by Jayne Yerrick
Being a party school and having a beautiful campus are two things that OU is perhaps best known for. The latter is perhaps an aspect of OU that Bobcats are most proud of, and with good reason. The greenery paired with the red bricks makes OU unlike many other college campuses. This picturesque scenery is put on full display on College Green, which has historic paths lined with lush, tall trees. These trees are certainly aesthetically pleasing, but they also serve a more meaningful purpose.
Many people may be unaware that the acorns that fall from the trees on College Green are collected. An Athens Effect reporter witnessed this process last week, as a flatbed pickup with a West Virginia license plate was parked right outside of Schoonover Center, and was filled to the brim with acorns from College Green.
A pile of acorns in the back of a flatbed pickup isn’t something that you see every day, so the Athens Effect decided to investigate.
It turns out that the removal of the acorns from College Green is a small step in a much bigger operation.
The acorns are collected by the West Virginia Division of Forestry, and they are then brought to Clements State Tree Nursery, which is West Virginia’s only forest tree nursery. The goal of this nursery is to grow and sell the trees from the nursery.
After the seeds are planted at the nursery, they grow into seedlings. This process takes about a year, and then the seedlings are ready to be sold.
The Clements State Tree Nursery has operated for nearly 50 years, and each year the nursery grows approximately 1 million to 2 million seedlings.
This is a booming business for the state of West Virginia, as the sale of these seedlings rakes in an average profit of about 1 million dollars each year.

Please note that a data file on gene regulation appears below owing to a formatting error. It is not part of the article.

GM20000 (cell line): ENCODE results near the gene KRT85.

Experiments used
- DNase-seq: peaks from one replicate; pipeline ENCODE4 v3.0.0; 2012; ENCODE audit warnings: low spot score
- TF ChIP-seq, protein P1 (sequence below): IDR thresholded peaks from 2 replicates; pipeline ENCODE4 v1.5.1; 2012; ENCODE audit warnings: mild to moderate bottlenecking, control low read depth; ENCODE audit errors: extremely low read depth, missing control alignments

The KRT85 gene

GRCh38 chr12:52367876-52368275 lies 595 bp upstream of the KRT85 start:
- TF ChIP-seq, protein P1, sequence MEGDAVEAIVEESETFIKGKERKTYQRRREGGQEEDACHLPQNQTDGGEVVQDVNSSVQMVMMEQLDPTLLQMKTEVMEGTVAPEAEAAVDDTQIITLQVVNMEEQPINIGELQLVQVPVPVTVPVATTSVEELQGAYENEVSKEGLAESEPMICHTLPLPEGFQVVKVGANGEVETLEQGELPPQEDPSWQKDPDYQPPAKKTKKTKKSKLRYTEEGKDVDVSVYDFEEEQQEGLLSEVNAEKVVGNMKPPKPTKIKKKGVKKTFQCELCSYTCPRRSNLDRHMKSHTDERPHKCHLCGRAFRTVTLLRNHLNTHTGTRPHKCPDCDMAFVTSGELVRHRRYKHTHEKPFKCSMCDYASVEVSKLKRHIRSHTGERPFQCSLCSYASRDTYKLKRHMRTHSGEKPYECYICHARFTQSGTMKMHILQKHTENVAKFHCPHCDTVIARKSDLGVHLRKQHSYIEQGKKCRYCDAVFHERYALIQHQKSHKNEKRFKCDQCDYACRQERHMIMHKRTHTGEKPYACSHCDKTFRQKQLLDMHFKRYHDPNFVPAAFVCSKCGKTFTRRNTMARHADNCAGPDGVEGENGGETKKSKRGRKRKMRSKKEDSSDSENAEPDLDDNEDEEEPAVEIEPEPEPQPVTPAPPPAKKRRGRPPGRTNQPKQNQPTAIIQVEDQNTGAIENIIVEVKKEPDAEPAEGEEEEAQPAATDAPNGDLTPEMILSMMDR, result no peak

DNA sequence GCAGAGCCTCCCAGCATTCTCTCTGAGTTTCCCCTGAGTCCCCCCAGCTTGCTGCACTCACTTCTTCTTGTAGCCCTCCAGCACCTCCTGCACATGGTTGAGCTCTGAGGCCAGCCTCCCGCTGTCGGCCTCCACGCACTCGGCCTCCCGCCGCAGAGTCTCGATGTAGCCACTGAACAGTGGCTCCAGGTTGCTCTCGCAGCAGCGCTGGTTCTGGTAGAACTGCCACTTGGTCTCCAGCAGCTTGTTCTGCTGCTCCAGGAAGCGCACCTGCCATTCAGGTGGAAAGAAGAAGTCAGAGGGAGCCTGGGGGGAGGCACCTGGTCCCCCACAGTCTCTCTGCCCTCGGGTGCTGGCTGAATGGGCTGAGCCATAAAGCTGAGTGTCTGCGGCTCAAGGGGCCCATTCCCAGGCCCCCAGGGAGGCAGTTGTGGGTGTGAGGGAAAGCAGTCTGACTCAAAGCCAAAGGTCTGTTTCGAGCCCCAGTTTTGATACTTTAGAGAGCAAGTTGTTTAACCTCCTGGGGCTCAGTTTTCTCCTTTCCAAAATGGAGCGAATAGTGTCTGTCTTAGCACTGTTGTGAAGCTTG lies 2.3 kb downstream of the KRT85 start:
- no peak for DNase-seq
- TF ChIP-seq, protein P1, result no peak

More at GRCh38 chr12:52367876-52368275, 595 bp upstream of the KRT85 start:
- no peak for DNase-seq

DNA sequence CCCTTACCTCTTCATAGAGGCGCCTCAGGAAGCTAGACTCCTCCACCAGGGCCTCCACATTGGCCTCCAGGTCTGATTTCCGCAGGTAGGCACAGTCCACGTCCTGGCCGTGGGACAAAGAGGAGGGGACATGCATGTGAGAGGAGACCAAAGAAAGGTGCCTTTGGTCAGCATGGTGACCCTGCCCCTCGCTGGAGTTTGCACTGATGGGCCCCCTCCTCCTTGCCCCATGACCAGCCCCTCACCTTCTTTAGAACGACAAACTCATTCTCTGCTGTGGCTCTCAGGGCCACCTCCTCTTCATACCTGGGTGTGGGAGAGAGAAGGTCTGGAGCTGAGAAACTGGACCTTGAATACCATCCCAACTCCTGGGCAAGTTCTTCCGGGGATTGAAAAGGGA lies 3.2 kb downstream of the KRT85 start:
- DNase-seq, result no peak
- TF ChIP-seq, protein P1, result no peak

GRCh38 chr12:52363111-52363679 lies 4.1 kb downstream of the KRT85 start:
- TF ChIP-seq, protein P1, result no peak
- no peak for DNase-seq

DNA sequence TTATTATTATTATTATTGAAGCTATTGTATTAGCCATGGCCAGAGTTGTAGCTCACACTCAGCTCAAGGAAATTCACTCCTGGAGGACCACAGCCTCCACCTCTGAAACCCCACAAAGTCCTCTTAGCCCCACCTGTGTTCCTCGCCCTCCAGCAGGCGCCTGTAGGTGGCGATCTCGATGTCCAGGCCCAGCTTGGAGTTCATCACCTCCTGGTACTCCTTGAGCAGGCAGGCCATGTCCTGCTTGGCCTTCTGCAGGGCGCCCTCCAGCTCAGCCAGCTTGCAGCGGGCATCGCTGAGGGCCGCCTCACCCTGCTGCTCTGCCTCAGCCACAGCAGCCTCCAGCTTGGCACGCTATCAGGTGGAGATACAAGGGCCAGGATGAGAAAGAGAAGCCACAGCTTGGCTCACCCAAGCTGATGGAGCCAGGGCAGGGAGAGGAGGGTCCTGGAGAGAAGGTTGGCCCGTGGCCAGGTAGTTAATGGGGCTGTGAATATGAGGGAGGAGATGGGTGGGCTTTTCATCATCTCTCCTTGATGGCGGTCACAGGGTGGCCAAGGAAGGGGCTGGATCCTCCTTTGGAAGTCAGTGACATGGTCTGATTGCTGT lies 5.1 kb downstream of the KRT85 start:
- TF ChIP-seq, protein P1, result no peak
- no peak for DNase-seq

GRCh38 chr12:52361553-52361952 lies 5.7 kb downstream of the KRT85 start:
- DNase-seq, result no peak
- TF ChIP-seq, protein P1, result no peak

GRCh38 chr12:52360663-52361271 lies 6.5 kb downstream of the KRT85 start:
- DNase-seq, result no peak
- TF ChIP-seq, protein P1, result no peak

People are interested in purchasing these seedlings for numerous reasons, many of which help improve the environment. For instance, planting these trees help with coal mine land reclamation, farming, reforestation and wildlife cover.
Aside from environmental purposes, some seedlings are sold to Christmas tree farms. Trees from this nursery are so popular that, chances are, if you purchase a West Virginia-grown tree for Christmas, it likely started as a seedling from the Clements State Tree Nursery.
The nursery mainly sells the seedlings to businesses in West Virginia, but the trees are sold to surrounding states as well. An employee of the West Virginia Division of Forestry also said that a great deal of the seedlings is sold to various locations in Ohio.
Many of these trees started as seeds sitting on College Green, and through the efforts of the West Virginia Division of Forestry, traces of Athens are improving the environment or adding festivity to the holiday season across Ohio and surrounding states.